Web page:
Measure of a system's energy that is unavailable for work, or of the degree of a system's disorder. When heat is added to a system held at constant temperature, the change in entropy is related to the change in energy, the pressure, the temperature, and the change in volume. Its magnitude varies from zero to the total amount of energy in a system. The concept, first proposed in 1850 by the German physicist Rudolf Clausius (1822–1888), is sometimes presented as the second law of thermodynamics, which states that entropy increases during irreversible processes such as spontaneous mixing of hot and cold gases, uncontrolled expansion of a gas into a vacuum, and combustion of fuel. In popular, nontechnical use, entropy is regarded as a measure of the chaos or randomness of a system.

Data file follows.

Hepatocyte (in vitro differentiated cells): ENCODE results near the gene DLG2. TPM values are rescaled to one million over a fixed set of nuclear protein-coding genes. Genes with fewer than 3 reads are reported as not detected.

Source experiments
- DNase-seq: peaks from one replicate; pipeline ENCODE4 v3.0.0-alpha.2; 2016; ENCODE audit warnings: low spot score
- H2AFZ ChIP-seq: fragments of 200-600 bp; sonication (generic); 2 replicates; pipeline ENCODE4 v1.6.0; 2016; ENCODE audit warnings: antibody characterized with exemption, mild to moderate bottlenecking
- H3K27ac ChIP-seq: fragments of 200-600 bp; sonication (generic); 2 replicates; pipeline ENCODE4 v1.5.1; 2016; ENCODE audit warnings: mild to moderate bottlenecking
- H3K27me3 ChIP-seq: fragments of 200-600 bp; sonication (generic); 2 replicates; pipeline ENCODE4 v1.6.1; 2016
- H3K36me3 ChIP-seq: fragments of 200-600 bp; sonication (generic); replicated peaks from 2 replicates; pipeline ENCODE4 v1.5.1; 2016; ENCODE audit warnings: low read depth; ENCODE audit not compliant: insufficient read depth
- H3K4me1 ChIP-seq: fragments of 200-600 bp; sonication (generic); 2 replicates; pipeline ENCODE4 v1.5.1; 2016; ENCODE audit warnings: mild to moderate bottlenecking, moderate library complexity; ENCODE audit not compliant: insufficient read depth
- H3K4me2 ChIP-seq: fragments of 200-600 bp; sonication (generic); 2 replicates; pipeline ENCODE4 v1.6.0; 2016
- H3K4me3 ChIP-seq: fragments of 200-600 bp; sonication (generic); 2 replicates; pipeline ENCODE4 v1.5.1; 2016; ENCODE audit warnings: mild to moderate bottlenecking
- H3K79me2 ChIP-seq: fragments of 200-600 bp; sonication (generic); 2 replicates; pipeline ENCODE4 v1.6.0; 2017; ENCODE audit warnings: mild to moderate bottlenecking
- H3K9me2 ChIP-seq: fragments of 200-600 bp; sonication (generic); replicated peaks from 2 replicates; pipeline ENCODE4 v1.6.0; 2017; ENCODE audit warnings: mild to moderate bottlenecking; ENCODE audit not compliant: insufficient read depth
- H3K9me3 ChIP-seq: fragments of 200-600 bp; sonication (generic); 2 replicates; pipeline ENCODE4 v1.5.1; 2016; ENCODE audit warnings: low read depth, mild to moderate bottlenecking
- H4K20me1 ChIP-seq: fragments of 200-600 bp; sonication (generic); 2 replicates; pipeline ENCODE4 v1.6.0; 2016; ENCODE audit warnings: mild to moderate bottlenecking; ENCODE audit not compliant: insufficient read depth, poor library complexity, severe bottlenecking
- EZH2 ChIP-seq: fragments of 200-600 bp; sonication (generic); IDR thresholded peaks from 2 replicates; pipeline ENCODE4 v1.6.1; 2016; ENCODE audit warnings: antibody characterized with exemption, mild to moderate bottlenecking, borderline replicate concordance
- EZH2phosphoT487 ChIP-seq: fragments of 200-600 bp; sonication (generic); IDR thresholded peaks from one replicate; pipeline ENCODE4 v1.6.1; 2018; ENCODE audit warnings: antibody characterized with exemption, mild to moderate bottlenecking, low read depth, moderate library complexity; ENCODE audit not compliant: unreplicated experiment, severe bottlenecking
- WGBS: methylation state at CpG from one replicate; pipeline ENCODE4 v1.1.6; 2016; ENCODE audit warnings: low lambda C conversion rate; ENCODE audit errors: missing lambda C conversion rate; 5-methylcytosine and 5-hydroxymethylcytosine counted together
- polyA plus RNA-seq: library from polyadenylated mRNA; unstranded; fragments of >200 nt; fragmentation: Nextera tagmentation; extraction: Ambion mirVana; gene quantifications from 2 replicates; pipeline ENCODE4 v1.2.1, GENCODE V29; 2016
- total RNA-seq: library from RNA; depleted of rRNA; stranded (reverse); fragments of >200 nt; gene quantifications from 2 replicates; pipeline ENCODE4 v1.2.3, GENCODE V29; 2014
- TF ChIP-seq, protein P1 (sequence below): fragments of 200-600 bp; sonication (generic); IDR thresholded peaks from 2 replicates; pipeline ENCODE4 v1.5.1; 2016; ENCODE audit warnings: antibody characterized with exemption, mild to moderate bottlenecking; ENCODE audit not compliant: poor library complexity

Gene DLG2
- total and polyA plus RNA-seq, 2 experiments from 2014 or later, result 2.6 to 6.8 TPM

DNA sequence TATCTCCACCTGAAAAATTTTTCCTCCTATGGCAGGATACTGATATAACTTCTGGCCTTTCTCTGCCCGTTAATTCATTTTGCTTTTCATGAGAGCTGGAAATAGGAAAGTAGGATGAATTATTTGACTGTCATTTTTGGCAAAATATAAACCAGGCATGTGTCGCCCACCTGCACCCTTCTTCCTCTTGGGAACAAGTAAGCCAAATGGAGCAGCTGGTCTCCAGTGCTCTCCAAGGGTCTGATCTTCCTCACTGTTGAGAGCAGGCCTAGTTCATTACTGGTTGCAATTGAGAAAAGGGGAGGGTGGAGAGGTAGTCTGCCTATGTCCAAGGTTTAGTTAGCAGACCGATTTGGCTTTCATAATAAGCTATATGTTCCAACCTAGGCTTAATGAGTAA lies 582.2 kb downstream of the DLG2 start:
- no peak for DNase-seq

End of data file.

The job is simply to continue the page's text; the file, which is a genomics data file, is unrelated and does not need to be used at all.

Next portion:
This entry comes from Encyclopædia Britannica Concise.
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